A persistent legend on the Outer Banks is that the town of Nags Head obtained its name from the activity of "wreckers" (unscrupulous bankers who would lure sailing vessels close to shore by tying lanterns around horses' heads or necks, thus suggesting a safe anchorage; when the ship wrecked it would be plundered).
This is surely an "urban legend." Roger Payne, in his book, Place Names of the Outer Banks, writes, "There is no historical evidence to support this story, and hanging a smoking lantern around a horse's neck is not a task easily accomplished."
On this subject, Wikipedia makes reference to the work of John Viele, retired U. S. Navy officer and
author of a history of wrecking in the Florida Keys (The Florida Keys: The Wreckers. Sarasota, Florida: Pineapple Press, Inc., 2001). Viele states that the use of "false lights" to lure ships close to shore simply would not work.
According to Wikipedia: "[Viele] points out that mariners interpret a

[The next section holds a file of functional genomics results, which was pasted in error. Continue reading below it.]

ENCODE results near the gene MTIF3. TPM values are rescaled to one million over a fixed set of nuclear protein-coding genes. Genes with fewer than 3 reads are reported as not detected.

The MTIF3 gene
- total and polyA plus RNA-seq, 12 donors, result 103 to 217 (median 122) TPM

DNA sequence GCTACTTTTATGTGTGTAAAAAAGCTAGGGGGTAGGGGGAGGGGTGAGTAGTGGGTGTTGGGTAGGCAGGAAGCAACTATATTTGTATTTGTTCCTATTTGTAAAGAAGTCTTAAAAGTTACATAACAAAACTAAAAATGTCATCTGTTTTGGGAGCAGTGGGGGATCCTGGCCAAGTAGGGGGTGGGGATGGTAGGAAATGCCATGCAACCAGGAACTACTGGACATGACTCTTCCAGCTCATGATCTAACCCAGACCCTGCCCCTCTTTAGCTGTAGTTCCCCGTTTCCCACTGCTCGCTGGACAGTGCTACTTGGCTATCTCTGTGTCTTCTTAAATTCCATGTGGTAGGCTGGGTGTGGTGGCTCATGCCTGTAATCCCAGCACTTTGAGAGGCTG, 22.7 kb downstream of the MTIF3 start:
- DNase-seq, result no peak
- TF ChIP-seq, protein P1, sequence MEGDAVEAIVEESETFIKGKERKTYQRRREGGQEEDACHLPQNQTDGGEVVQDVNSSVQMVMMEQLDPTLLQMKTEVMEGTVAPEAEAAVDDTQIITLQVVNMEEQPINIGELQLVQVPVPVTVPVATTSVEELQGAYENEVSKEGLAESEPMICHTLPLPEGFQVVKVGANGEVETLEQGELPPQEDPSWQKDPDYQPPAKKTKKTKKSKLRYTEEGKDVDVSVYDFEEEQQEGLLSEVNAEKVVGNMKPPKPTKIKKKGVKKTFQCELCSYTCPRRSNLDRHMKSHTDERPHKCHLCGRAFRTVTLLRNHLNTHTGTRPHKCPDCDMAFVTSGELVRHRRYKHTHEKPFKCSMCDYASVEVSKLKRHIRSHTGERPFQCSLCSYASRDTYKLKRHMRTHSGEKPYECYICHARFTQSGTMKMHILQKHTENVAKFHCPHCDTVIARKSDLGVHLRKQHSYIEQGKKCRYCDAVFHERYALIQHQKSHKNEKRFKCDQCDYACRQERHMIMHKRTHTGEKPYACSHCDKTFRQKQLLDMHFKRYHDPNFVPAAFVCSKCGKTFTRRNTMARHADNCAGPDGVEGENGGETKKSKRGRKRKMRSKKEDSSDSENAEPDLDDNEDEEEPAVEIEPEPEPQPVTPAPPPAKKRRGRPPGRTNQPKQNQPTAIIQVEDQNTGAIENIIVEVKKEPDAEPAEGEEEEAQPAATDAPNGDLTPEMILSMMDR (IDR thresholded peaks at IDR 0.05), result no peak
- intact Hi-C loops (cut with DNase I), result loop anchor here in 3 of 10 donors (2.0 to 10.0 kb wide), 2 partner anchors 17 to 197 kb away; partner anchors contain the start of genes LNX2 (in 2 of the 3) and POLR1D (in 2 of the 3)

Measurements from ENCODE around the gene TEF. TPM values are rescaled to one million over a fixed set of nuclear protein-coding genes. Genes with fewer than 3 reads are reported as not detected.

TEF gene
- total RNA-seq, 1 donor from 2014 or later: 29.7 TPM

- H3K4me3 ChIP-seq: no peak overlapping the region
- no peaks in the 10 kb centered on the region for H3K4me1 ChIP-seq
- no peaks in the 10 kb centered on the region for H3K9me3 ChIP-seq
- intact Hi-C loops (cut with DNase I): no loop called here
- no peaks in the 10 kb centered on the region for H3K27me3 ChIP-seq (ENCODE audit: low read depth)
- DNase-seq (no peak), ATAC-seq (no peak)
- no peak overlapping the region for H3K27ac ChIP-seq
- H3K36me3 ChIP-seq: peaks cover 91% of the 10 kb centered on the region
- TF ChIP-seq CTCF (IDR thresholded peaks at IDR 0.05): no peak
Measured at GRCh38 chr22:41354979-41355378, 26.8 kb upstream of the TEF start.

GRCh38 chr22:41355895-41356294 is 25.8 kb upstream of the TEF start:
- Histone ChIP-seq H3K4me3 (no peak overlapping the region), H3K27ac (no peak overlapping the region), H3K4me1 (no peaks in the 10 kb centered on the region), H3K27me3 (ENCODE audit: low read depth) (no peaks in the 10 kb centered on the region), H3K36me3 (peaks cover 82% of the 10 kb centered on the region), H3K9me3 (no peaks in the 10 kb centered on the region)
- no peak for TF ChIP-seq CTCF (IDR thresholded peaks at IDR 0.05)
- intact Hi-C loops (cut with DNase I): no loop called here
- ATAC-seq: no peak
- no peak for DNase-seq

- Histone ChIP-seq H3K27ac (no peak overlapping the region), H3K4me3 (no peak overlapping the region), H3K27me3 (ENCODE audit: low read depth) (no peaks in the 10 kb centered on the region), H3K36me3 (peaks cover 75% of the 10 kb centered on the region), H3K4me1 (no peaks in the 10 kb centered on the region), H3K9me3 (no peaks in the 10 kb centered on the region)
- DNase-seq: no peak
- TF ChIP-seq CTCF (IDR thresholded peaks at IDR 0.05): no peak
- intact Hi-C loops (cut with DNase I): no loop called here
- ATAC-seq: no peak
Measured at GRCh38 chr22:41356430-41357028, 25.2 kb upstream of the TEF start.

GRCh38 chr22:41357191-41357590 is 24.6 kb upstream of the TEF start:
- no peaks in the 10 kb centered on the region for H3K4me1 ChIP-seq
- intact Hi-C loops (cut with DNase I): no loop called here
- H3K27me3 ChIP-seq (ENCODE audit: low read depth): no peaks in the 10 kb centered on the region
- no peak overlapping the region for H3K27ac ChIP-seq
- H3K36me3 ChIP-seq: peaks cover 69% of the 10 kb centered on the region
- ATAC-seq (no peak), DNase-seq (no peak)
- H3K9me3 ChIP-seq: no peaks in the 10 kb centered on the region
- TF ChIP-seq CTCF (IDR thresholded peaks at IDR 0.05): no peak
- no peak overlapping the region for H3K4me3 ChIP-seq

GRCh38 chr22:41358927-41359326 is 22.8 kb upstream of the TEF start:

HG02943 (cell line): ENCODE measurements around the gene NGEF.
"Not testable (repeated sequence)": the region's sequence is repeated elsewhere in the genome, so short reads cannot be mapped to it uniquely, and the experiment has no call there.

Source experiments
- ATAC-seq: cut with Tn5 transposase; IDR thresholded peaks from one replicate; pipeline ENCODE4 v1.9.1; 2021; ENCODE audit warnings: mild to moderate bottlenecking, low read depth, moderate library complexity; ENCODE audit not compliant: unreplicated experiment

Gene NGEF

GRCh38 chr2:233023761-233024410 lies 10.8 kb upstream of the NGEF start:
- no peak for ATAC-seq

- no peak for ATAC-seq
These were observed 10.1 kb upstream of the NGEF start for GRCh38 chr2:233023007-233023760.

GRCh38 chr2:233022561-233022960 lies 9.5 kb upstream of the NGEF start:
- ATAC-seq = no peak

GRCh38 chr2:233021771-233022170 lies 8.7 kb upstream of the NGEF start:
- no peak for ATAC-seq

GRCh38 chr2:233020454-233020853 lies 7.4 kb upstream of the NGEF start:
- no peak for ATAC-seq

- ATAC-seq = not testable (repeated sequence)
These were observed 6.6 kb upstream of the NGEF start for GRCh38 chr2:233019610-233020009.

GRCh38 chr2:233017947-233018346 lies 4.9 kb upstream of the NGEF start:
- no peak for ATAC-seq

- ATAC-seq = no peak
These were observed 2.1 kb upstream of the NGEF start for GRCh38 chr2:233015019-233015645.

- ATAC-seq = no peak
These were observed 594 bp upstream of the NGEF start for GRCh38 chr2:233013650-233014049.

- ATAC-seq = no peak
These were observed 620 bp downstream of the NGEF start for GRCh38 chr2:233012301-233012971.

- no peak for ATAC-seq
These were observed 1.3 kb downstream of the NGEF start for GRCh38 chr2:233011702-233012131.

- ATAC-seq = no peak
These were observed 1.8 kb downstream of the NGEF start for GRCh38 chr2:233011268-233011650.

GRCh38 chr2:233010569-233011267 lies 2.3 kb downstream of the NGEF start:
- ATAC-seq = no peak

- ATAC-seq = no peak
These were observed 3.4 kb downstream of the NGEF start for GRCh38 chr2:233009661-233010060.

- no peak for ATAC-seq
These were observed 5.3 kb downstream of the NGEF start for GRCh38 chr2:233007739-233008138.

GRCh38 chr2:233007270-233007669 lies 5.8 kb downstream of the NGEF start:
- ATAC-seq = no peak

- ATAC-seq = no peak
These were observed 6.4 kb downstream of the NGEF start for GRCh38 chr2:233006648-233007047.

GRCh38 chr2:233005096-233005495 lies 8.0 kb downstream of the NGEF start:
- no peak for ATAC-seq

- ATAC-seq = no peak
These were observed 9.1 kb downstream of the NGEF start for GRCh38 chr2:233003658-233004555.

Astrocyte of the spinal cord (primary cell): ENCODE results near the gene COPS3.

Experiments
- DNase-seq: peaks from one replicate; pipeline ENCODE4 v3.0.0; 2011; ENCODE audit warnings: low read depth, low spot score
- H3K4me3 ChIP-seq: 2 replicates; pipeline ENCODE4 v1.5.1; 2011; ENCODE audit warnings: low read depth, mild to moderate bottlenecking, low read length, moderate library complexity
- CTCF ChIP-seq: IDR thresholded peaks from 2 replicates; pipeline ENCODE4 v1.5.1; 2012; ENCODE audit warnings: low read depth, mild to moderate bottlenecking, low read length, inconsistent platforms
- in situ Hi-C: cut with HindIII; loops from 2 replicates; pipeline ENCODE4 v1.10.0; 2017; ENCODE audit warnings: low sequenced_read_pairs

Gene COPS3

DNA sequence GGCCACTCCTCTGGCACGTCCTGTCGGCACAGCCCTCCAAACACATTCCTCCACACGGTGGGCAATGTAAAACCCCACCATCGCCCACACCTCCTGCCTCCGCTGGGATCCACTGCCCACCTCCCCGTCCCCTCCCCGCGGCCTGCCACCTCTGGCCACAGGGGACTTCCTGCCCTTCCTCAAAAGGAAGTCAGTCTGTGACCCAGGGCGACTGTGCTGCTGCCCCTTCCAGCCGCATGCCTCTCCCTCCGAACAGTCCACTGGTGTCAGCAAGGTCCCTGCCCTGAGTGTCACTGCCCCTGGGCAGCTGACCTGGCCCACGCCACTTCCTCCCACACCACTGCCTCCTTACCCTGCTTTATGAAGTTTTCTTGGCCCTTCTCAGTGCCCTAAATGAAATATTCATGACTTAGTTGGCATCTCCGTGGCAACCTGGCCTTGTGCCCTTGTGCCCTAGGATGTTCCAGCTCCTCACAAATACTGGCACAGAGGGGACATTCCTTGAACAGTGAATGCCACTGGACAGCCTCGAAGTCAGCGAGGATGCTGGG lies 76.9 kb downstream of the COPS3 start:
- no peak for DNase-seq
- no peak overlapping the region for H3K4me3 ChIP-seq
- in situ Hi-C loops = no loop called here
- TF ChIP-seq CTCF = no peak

light as indicating land, and so avoid them if they cannot identify
them. Moreover, oil lanterns cannot be seen very far over water at
night, unless they are large, fitted with mirrors or lenses, and mounted
at a great height (i.e., in a lighthouse). In hundreds of admiralty court cases heard in Key West, Florida, no captain of a wrecked ship ever charged that he had been led astray by a false light."
Payne writes that "The most plausible explanation of the origin of the name is that an Englishman who had moved to the Albemarle area of North Carolina purchased a sizeable tract of land in 1832 in this area. Since it reminded him of an area in England named Nags Head he named his purchase Nags Head."
Payne's explanation does seem plausible, but I have been unable to locate any place in England named Nags Head that might remotely resemble the Outer Banks. For example, one Nags Head in England is a 2,224 ft / 678 m mountain peak. Can any of our readers shed any light on this subject?
Our current Ocracoke Newsletter is a 1938 article about Capt. Gary
Bragg, waterfowl hunting, and wooden decoy carving. You can read it